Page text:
A random collection of day hiking trips, meanderings, musings, and other distractions from the maelstrom that is modern life.
Monday, January 17, 2011
Just north of the city of Santa Cruz, and roughly adjacent to UCSC, are the historical remnants of the 1871 DD Wilder and family dairy farm. The land was once part of the immense Rancho Refugio, and had been acquired as a partnership. It was of course originally home to the Ohlone people, the descendents of which still practice their traditions today. By the mid 1870s, the Wilder family owned all 4,160 acres of the purchase. Five generations worked this land until 1969 when 20th century taxation ruined the business. In the 1970s, developers were scheming to acquire the land intending to convert it into housing, but the voters wouldn’t allow that. The eventual result was the creation of Wilder Ranch State Park. The park includes a 6 mile long coastal section where the Ohlone Bluffs Trail snakes along the contour of the jagged rocky cliffs overlooking the Pacific Ocean. The interior section on the east side of highway 1 sprawls out across the coastal hillsides abounding in open grassy meadows, intermingled with shady groves of trees including some pine, fir, and redwoods. The old Wilder family farmhouses and some of the out-buildings are still there.
California Brown Pelicans
Wilder Ranch is a nice change of pace from hiking the bay area’s beloved mountains. When you are lucky enough as we are, to live within reasonable distance from the coast, it’s nice to pay a visit once in awhile. I often crave hiking in the sea air. We decided to begin our hike by heading straight out to the Ohlone Bluffs Trail. On previous visits we have always finished our hikes by returning along this trail, but Sue got the idea to hike it early, while we could still have the trail virtually to ourselves. We’re always trying to dream up ways to be different, allowing us to enjoy hikes with fewer distractions. This popular trail was much quieter in the morning, and except for a few trail runners, it was ours to share. It was just clear enough to get some pretty good long range views. We had a nice time enjoying the sound of the surf, the crisp ocean breezes, and looking for various sea birds. The land between the trail and the highway is still used for agricultural production. We spotted some nice artichokes that looked just about ready for picking, and lots of brussel sprouts. Artichokes like these are going for $3.50 apiece in stores in the valley, but local farmer’s markets have them at $1.50. Some surfers were out in a couple of areas that have decent waves, and seemed to be catching some good rides. The sea birds were a little more scarce this time for some reason, and we didn’t see any of the usual sea lions, otters, or seals that are frequent visitors to the rocky ourcrops lying in the surf.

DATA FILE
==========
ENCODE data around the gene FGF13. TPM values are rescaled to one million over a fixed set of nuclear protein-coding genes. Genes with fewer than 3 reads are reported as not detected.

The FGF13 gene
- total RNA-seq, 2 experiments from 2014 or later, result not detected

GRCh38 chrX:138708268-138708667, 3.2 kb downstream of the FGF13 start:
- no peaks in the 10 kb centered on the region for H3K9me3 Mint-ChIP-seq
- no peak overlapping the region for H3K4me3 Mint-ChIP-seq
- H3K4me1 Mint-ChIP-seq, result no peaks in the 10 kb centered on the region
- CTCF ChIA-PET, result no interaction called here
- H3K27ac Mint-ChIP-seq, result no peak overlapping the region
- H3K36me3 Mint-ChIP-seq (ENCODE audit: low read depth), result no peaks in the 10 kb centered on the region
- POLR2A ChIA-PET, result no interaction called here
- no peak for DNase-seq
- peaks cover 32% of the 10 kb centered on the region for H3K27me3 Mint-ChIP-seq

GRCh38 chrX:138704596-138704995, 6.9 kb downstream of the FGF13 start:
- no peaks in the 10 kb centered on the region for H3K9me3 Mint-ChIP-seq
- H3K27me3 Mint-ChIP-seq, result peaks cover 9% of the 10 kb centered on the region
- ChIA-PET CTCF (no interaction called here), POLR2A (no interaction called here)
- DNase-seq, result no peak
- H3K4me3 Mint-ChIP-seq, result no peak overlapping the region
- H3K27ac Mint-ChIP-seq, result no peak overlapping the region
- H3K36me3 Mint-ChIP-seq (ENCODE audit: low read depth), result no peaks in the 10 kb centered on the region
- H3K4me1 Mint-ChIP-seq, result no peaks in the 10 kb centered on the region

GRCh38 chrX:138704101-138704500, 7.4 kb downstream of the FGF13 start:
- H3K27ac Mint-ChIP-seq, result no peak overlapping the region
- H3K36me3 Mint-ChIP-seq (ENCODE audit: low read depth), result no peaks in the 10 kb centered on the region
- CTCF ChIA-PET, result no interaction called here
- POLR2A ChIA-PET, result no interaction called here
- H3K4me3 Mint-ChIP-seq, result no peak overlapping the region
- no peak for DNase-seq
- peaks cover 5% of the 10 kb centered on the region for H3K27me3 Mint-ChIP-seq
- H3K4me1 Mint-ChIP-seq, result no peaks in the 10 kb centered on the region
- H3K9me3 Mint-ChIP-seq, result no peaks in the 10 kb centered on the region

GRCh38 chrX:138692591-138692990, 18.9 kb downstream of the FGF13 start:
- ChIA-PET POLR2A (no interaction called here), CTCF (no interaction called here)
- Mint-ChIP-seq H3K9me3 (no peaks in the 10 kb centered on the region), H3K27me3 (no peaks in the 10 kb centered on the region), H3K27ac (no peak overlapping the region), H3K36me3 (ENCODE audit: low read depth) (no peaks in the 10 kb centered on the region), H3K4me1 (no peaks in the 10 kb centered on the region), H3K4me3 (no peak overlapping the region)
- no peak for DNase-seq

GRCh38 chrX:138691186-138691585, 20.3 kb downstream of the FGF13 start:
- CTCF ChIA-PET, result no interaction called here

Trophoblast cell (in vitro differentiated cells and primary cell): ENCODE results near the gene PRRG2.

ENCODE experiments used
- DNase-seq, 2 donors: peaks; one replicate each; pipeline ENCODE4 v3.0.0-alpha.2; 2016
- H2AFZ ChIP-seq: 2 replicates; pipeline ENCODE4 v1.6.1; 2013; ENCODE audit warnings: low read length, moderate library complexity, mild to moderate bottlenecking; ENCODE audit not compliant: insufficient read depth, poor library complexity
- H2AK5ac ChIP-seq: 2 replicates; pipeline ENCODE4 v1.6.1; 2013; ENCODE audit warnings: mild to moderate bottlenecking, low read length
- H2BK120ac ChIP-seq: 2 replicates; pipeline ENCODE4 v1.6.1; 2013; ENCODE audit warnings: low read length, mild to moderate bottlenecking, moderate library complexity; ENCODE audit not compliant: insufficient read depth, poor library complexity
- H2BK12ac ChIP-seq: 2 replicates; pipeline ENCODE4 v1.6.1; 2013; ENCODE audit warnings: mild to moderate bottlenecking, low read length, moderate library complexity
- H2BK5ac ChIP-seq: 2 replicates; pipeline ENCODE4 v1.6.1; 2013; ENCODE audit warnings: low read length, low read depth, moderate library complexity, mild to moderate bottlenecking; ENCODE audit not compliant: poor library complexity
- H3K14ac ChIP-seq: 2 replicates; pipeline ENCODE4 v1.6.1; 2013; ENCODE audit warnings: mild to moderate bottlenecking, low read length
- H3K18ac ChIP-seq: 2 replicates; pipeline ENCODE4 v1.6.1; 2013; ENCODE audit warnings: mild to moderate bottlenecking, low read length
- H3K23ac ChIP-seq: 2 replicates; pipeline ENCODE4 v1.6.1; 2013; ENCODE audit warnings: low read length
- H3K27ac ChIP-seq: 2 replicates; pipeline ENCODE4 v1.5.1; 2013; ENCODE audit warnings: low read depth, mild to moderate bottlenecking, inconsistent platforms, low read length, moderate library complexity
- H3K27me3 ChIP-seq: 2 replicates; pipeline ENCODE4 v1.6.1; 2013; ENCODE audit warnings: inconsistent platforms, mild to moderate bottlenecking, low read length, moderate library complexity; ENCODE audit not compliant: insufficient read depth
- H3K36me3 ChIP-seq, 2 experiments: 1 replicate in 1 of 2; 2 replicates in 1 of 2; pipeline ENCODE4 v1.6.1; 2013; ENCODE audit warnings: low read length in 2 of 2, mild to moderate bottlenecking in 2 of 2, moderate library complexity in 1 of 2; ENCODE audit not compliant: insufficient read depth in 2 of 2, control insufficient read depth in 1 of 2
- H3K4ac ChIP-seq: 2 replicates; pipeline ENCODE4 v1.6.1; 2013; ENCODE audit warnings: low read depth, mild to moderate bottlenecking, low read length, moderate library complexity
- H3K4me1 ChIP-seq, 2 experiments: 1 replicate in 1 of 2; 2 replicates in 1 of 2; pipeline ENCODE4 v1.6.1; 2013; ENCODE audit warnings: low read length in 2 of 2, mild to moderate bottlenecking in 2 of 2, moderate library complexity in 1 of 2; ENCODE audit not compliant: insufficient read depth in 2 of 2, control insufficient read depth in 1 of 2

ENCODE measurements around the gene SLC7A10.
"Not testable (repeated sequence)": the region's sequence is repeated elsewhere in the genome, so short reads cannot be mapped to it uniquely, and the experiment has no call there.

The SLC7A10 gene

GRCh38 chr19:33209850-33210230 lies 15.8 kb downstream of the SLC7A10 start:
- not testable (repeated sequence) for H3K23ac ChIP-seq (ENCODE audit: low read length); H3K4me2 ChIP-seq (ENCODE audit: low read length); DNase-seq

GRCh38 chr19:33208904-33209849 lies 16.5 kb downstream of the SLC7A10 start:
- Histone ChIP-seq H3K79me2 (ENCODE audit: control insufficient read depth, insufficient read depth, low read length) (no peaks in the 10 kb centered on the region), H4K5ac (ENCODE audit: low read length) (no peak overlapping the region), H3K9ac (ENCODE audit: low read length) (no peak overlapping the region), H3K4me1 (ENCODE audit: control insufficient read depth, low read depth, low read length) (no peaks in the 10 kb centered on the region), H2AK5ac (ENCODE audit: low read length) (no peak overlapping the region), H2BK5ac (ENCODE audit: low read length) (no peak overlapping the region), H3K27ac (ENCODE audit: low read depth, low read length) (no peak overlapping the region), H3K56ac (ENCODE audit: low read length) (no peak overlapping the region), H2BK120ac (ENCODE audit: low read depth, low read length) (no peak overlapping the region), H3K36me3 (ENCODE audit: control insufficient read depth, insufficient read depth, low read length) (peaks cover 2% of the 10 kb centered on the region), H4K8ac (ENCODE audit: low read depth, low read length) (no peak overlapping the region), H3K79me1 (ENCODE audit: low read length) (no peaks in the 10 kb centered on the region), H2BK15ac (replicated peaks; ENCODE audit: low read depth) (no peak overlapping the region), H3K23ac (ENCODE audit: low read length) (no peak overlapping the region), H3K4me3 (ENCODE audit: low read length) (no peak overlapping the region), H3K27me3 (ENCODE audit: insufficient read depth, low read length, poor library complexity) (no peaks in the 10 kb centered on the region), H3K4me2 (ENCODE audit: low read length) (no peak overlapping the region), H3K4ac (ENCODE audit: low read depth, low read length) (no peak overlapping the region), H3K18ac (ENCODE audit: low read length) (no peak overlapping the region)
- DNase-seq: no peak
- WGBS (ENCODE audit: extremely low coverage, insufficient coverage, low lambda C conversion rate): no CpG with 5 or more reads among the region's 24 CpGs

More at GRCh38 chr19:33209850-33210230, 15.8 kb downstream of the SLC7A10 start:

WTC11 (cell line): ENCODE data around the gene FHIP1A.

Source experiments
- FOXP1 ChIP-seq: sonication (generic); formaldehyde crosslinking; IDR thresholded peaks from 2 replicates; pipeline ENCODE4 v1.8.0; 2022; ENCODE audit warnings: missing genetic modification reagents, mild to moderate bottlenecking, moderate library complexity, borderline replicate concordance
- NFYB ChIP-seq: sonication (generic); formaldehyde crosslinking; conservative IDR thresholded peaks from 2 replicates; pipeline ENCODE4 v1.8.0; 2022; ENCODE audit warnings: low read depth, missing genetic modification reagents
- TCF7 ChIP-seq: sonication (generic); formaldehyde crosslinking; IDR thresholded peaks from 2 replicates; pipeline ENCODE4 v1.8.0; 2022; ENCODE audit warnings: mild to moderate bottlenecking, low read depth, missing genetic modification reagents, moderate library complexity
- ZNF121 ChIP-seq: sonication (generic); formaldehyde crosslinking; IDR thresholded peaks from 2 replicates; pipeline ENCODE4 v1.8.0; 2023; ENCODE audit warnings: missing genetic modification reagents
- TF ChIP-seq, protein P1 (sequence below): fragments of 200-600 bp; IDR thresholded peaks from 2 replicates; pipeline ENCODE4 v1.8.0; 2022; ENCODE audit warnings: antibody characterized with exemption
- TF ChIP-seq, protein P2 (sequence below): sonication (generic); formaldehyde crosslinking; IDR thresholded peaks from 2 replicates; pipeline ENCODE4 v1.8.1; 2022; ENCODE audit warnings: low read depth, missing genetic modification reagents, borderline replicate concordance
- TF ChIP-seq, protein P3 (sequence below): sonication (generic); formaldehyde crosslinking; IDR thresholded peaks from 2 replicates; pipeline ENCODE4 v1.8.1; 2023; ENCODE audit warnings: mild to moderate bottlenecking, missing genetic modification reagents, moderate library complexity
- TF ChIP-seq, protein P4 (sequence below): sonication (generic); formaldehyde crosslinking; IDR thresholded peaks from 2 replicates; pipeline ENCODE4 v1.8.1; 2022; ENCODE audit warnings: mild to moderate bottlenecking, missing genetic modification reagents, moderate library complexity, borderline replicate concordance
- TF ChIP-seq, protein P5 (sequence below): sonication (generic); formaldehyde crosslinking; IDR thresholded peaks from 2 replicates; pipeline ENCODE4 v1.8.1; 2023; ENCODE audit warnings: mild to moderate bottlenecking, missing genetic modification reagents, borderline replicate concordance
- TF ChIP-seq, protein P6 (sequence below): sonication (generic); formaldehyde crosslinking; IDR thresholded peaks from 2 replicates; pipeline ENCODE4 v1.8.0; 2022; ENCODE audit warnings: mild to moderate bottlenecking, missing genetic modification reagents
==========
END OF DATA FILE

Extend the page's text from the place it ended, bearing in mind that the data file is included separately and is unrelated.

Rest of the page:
Redwoods along the Enchanted Loop Trail
After reaching 4 mile beach there is a concrete underpass to allow hikers to safely walk underneath highway 1 without having to deal with the traffic. The character of the hike changes, as you continue on up into the coastal hills. We were soon enjoying nice wooded areas along the Enchanted Loop Trail, and the Twin Oaks Trail, along with the open chaparral on the Baldwin Loop Trail and the Wilder Ridge Trail. The shady areas include oaks, pine, fir, and some redwoods. You can usually spot wildlife here too. Mule deer graze the grasslands as an array of raptors soar above, and little rabbits and squirrels scurry about to find refuge in the chaparral. Bobcats are wary and reclusive, but they are around. From the gentle hilltops we were able to see south to Monterey and Moss Landing as the skies had cleared up a little more. We completed a 12.5 mile loop with a moderate 1313 feet of total elevation gain. All the trails are multi-use and are popular with local cyclists and horse riders, so you have to be alert and prepared to share the trail. Wilder is an interesting place with a nice diversity of trails that can help you get yourself grounded back in the natural world. We had a really nice time. A map is available here, but the park office has a better one on sale. You can check out my EveryTrail trip report here, and my photos are also on flickr here.